Indonesia’s Rising Middle-Class and Affluent Consumers

Indonesia’s Rising Middle-Class and Affluent Consumers

          
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Indonesia’s Rising Middle-Class and Affluent Consumers

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    Demographic and Regional Shifts

    Indonesia’s economy is growing rapidly, and the country’s rising proportion of MACs will likely bring a wave of consumer spending; greater ownership rates of homes, vehicles, and white goods; and increased adoption of services such as financial counseling and education. Currently, MACs represent about 30 percent of the Indonesian population, or 74 million people, and that group will grow far larger in the coming decade, in both absolute and percentage terms. About 8 million to 9 million people currently enter the MAC segment each year, and by 2020, this group will reach a total of 141 million people, or 53 percent of the population. (See Exhibit 2.) At that point, the island of Java alone will have more MACs than the entire population of Thailand, and Sumatra will have more than the populations of Malaysia and Singapore combined.

    exhibit

    About half of the country’s MAC population currently resides in the five most-populous provinces in Java, and this concentration will likely remain in the coming years. The MAC population on some other islands is projected to grow faster—Sulawesi, for example, is forecast to see an increase in MACs by 109 percent from 2012 to 2020, compared with a 69 percent rise in greater Jakarta and a 96 percent rise in the rest of Java—yet those regions are starting from a smaller base. In fact, Java’s absolute MAC-population growth for the same eight-year period is roughly 35 million, more than the MAC population growth of the six remaining islands combined. (See Exhibit 3.)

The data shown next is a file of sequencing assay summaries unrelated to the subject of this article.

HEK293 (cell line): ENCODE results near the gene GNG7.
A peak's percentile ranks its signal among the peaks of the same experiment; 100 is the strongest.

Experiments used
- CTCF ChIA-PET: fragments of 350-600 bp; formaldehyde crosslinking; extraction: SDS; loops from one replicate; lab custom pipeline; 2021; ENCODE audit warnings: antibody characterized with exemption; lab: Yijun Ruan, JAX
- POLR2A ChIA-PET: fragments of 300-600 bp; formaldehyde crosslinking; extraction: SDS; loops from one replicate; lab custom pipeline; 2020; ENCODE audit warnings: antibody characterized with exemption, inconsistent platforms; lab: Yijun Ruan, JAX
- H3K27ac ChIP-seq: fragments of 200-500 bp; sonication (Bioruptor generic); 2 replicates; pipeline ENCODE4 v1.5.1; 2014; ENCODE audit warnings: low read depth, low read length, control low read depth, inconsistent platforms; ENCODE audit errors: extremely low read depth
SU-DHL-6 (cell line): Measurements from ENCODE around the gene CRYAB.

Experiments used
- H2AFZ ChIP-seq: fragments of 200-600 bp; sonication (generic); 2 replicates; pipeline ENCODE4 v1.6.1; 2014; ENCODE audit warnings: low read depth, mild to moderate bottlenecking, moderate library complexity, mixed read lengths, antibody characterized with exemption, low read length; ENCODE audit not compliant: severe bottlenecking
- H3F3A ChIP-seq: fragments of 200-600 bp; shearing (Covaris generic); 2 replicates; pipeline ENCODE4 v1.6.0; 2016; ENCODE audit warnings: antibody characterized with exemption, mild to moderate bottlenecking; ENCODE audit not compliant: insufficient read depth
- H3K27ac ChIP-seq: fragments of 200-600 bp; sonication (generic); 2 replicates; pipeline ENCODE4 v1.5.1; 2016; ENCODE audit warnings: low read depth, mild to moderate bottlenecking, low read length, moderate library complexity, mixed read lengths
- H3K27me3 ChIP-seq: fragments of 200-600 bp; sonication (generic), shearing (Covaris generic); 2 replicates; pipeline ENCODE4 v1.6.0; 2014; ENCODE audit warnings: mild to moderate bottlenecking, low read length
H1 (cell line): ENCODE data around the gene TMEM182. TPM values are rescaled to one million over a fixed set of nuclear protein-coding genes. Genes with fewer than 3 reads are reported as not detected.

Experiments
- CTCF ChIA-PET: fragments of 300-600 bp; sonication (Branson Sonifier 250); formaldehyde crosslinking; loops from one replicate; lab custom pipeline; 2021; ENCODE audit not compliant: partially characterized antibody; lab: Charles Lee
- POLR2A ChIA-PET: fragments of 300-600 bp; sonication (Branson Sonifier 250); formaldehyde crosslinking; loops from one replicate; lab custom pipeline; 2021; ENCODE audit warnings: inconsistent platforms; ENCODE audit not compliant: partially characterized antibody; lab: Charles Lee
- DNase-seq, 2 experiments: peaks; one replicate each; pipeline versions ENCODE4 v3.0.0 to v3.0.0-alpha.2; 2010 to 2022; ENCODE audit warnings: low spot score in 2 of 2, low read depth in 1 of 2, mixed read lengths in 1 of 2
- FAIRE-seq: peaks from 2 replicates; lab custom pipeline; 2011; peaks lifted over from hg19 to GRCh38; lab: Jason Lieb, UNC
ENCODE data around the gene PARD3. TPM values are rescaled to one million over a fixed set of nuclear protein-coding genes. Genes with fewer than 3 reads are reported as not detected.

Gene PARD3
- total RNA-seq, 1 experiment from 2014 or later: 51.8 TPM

exhibit

    At a city level, however, the MAC population is becoming more dispersed. Currently there are 12 cities with more than 1 million MACs, and another 13 with more than 500,000, accounting for 44 percent of the country’s total MAC population. By 2020, these numbers will double—22 cities will have more than 1 million MAC consumers (including emerging cities such as Palembang, Makassar, Batam, Semarang, Pekanbaru, and Padang), and 32 will have more than 500,000, accounting for 53 percent of the MAC population.

    The growth in the number of locations with large MAC populations has tremendous implications on business operations. Given the highly fragmented geographical nature of Indonesia, companies need to decide on the level of reach they want to achieve and which locations to target. For example, if a company currently reaches about 50 percent of the MAC population and wants to maintain that level through 2020, it will need to double its presence. (See Exhibit 4.) As a result, the geographic footprint required for a company to reach MAC consumers will be constantly expanding, including increasing numbers of what companies today consider to be low-tier locations (such as those with smaller populations). Companies will need to rethink the way they operate and scale up—how they organize their sales force and the organization, how they manage their supply-chain networks, and how they distribute goods.

    exhibit